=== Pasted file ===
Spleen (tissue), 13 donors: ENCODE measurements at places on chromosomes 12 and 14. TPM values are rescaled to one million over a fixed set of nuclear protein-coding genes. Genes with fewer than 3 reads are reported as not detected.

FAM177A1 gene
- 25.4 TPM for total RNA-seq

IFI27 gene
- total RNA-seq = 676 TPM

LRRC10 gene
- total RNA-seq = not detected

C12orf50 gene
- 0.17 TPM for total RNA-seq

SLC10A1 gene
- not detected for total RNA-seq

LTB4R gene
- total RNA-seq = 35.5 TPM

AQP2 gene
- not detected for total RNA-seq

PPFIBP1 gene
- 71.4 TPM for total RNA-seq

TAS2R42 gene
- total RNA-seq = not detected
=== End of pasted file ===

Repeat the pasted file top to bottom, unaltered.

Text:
Spleen (tissue), 13 donors: ENCODE measurements at places on chromosomes 12 and 14. TPM values are rescaled to one million over a fixed set of nuclear protein-coding genes. Genes with fewer than 3 reads are reported as not detected.

FAM177A1 gene
- 25.4 TPM for total RNA-seq

IFI27 gene
- total RNA-seq = 676 TPM

LRRC10 gene
- total RNA-seq = not detected

C12orf50 gene
- 0.17 TPM for total RNA-seq

SLC10A1 gene
- not detected for total RNA-seq

LTB4R gene
- total RNA-seq = 35.5 TPM

AQP2 gene
- not detected for total RNA-seq

PPFIBP1 gene
- 71.4 TPM for total RNA-seq

TAS2R42 gene
- total RNA-seq = not detected